Lenalidomide Active for Non 5q-Low Risk MDS
Lenalidomide Active for Non 5q-Low Risk MDS
Abstract & Commentary
By Andrew Artz, MD, MS, Division of Hematology/Oncology, University of Chicago, Chicago, IL. Dr. Artz reports no financial relationship to this field of study.
Synopsis: Lenalidomide is highly effective for low risk MDS associated with a deletion(5q). Raza and colleagues report on lenalidomide for low to intermediate-1 (int-1) risk MDS who were transfusion dependent but without a deletion(5q). Patients received 10 mg daily of lenalidomide either continuously or 21 out of 28 days. Grade 3 and 4 neutropenia and thrombocytopenia occurred in 25 and 20% respectively. Among the 214 patients, 43% responded of which 26% became transfusion independent and the hemoglobin exceeded 10 g/dL. Lenalidomide is an option for red blood cell transfusion dependent low risk MDS, even in patients without a 5q-deletion.
Source: Raza A, et al. Phase 2 study of lenalidomide in transfusion-dependent, low-risk, and intermediate-1 risk myelodysplastic syndromes with karyotypes other then deletion 5q. Blood. 2008;111:86-93.
Myelodysplastic syndromes (MDS) comprise a heterogeneous group of disorders characterized by peripheral blood cytopenias, bone marrow hyperplasia, and a proclivity toward progression to acute myeloid leukemia. Prognostic scoring systems such as the International Prognostic Scoring System (IPSS) stratify prognosis and thus guide therapy.1 For those harboring high-risk IPSS scores, usually due to the presence of increased marrow myeloblasts and/or an adverse karyotype, a short progression to AML and death leads treatment to focus on disease reduction. Lower-risk MDS often manifests a smoldering course where anemia dominates the clinical picture. Anemia can lead to severe fatigue, red blood cell transfusion dependence, and transfusional iron overload. Lenalidomide is an oral thalidomide analog that has marked activity and FDA approval for low-risk MDS harboring a chromosome 5q interstitial deletion.2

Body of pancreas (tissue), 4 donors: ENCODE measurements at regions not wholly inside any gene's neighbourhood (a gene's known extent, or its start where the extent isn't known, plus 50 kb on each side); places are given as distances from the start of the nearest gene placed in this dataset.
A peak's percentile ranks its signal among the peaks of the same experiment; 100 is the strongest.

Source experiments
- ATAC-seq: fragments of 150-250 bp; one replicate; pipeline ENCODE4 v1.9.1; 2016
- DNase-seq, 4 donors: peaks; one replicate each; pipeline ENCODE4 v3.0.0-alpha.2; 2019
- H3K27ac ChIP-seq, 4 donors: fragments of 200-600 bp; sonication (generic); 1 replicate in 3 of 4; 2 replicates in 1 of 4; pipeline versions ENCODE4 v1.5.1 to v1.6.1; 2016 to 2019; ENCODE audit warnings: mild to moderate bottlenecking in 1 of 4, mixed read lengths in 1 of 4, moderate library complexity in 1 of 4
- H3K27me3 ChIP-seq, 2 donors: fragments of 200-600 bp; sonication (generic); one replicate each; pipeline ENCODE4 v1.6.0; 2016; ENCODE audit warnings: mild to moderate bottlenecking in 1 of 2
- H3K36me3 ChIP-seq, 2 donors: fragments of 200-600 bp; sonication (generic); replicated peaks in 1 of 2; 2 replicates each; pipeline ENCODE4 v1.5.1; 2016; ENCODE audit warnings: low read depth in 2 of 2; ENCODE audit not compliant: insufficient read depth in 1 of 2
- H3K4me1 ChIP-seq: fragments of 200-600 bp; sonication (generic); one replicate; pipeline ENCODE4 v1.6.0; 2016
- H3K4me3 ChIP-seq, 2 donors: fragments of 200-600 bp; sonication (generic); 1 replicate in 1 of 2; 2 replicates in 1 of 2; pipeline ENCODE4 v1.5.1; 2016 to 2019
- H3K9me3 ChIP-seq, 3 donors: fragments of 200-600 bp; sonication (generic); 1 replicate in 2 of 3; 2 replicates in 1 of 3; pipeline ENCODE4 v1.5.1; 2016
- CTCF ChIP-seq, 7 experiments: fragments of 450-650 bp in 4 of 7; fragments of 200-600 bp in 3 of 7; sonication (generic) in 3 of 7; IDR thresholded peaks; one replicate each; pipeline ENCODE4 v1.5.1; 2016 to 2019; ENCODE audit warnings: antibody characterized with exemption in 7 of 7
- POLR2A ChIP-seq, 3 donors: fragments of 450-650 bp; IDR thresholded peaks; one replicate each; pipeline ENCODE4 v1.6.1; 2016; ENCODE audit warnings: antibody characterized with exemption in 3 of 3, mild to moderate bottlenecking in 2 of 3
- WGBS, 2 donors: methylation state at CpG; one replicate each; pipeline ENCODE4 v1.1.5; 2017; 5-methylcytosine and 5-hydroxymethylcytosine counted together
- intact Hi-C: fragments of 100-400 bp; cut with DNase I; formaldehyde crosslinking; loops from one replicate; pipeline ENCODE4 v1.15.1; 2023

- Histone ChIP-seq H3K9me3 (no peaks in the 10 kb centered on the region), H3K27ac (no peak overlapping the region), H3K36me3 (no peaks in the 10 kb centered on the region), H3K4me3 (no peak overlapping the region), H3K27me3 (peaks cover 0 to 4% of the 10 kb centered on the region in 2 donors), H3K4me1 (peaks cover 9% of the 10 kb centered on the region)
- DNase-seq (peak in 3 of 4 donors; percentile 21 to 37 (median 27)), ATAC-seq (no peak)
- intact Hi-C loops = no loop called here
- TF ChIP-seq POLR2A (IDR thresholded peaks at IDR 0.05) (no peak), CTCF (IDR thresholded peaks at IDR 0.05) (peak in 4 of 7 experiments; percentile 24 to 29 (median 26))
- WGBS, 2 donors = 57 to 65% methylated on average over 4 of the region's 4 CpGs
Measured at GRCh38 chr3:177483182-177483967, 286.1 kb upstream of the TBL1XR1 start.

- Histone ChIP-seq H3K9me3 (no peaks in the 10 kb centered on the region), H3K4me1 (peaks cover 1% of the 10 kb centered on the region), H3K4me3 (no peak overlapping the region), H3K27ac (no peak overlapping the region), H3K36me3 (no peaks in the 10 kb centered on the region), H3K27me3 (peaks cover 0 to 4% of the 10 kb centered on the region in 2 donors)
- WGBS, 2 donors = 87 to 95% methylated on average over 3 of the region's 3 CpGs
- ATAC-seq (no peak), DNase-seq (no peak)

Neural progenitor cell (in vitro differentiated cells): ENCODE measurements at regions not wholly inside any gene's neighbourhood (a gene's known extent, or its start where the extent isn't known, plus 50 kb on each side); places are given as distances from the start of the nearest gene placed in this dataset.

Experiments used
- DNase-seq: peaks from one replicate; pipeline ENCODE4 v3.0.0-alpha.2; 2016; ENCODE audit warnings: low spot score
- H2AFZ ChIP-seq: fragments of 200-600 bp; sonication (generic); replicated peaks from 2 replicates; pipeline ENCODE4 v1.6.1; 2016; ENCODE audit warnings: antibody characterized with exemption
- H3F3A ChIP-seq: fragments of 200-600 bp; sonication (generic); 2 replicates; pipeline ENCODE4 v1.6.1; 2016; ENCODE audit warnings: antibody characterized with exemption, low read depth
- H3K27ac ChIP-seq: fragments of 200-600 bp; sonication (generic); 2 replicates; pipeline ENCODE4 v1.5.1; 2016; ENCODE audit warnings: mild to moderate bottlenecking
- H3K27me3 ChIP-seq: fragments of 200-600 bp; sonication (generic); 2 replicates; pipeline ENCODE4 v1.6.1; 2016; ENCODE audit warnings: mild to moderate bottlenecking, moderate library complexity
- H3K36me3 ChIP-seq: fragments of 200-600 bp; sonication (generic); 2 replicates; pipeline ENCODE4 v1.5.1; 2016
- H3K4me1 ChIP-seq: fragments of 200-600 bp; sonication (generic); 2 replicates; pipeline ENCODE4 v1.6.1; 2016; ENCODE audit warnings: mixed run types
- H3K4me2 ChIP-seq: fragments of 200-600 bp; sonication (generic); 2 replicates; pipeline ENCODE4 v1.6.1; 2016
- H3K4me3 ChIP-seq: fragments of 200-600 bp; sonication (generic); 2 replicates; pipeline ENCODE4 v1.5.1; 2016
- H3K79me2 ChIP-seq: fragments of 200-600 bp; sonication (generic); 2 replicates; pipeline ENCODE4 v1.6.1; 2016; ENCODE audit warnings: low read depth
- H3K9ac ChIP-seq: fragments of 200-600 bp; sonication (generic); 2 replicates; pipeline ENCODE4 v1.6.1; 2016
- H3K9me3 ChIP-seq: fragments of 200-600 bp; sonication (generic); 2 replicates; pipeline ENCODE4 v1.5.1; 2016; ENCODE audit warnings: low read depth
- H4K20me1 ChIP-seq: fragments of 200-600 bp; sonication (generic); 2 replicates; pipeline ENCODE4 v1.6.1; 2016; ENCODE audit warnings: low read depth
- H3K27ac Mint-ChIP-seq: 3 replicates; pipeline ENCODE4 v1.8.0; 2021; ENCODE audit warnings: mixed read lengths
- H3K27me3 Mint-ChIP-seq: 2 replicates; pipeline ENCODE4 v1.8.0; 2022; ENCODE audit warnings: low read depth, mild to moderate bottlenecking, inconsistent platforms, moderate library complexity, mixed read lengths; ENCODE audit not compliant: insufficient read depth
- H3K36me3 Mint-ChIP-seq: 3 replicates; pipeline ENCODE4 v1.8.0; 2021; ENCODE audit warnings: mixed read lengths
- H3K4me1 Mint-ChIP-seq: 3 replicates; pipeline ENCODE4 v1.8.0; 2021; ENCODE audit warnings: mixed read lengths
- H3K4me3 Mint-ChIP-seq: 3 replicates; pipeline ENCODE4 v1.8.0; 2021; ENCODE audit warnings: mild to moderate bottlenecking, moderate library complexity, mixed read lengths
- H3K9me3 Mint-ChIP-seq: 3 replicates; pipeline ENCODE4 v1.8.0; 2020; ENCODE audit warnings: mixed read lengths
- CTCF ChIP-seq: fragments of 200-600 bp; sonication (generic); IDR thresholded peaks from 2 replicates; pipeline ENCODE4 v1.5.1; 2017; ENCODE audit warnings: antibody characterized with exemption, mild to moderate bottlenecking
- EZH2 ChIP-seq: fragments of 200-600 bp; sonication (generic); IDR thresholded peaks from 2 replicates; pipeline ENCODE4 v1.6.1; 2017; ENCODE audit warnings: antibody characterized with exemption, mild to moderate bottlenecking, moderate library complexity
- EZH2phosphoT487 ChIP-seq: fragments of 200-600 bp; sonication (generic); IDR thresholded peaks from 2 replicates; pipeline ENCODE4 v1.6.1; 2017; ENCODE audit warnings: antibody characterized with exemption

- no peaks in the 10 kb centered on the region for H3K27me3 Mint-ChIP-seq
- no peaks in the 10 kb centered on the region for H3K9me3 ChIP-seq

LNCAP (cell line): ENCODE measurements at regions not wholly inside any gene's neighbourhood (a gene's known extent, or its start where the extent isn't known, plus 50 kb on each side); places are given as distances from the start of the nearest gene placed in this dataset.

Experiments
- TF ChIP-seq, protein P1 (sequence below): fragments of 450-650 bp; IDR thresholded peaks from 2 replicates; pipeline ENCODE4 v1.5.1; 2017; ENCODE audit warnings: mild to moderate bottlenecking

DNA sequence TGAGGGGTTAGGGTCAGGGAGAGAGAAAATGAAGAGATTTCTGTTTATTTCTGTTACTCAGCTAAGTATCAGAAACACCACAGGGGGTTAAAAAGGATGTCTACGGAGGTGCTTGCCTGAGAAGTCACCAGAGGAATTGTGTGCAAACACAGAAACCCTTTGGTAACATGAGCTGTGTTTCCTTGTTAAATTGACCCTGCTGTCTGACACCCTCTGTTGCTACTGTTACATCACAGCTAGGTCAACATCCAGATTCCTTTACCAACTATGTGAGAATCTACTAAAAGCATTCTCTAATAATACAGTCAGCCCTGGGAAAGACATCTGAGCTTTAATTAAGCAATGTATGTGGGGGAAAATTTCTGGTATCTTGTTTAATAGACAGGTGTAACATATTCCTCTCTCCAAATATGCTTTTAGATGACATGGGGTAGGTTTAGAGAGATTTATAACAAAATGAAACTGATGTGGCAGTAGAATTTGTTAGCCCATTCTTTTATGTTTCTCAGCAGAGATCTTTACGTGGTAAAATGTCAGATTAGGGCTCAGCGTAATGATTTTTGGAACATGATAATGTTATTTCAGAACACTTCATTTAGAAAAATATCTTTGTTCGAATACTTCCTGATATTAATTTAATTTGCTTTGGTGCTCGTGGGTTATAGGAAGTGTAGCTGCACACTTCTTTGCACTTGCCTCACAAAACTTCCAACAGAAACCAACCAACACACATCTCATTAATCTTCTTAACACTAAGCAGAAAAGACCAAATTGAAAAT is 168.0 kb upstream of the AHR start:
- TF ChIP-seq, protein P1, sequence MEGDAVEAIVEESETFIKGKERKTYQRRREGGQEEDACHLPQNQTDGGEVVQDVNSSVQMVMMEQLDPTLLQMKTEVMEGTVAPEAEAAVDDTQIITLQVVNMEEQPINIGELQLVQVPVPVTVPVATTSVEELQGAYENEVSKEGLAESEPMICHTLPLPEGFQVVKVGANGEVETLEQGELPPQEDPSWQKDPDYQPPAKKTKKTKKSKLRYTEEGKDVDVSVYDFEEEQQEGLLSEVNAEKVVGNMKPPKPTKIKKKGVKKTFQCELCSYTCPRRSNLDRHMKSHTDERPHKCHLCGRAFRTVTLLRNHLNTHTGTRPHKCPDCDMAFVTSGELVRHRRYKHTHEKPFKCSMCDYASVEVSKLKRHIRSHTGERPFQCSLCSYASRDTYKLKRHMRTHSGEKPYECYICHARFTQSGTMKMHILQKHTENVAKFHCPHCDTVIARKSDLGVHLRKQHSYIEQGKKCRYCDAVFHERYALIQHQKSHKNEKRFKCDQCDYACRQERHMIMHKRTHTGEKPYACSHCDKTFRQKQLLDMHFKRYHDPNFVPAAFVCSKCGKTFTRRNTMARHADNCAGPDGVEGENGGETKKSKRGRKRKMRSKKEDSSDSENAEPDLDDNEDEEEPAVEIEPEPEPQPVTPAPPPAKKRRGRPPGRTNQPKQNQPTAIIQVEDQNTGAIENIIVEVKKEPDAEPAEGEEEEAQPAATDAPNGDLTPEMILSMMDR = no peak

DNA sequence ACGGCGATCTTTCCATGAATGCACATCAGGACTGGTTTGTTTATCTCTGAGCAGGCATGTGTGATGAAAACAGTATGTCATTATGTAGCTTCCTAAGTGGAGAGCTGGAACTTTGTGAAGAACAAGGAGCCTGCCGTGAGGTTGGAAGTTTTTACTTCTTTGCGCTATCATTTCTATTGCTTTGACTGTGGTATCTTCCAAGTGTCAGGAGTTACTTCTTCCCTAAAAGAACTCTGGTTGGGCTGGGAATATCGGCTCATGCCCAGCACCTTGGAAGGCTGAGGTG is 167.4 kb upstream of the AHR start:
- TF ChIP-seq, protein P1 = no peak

In this trial, Raza and investigators report on lenalidomide for low-risk MDS without the 5q-syndrome. Patients had MDS with an IPSS of low or int-1-risk and required 2 units or more of red blood cells within the prior 8 weeks. Patients with baseline neutropenia (< 500/uL) or thrombocytopenia (<50,000/uL) were excluded because of the known cytopenias related to lenalidomide.
Among the 214 patients enrolled, the median age was 72 years and 65% required 2 or more red blood cell units per month at baseline. The majority had WHO subtypes of refractory anemia (RA) or refractory anemia with ringed sideroblasts (RARS). One hundred patients were treated at 10 mg daily of lenalidomide orally days 1-21 on a 28-day schedule. After protocol modification, 114 subsequent patients received lenalidomide 10 mg daily continuously.
Grade 3 or 4 neutropenia occurred in 25% and thrombocytopenia in 20%. Rash and pruritus were seen in 24 and 21%, respectively, although rarely reaching grade 3. Using the modified IWG 2000 response criteria, 43% responded to treatment with 26% of all patients treated achieving red blood cell transfusion independence (TI) and a hemoglobin > 10.0 g/dL. Among those achieving red blood cell transfusion independence (TI), the median time to TI was 4.8 weeks, 90% achieved this milestone by 16.9 weeks, the median duration of TI was 40 weeks, and in 36% (n = 20) TI lasted for greater then 1 year. Greater red blood cell dependence at baseline reduced the probability of responding. Only 47 patients had a clonal cytogenetic abnormality, of whom 4 had a complete cytogenetic response and 5 had a partial cytogenetic response. During treatment, only 2 of 27 patients with > 5% blasts had a 50% or greater reduction in marrow blasts.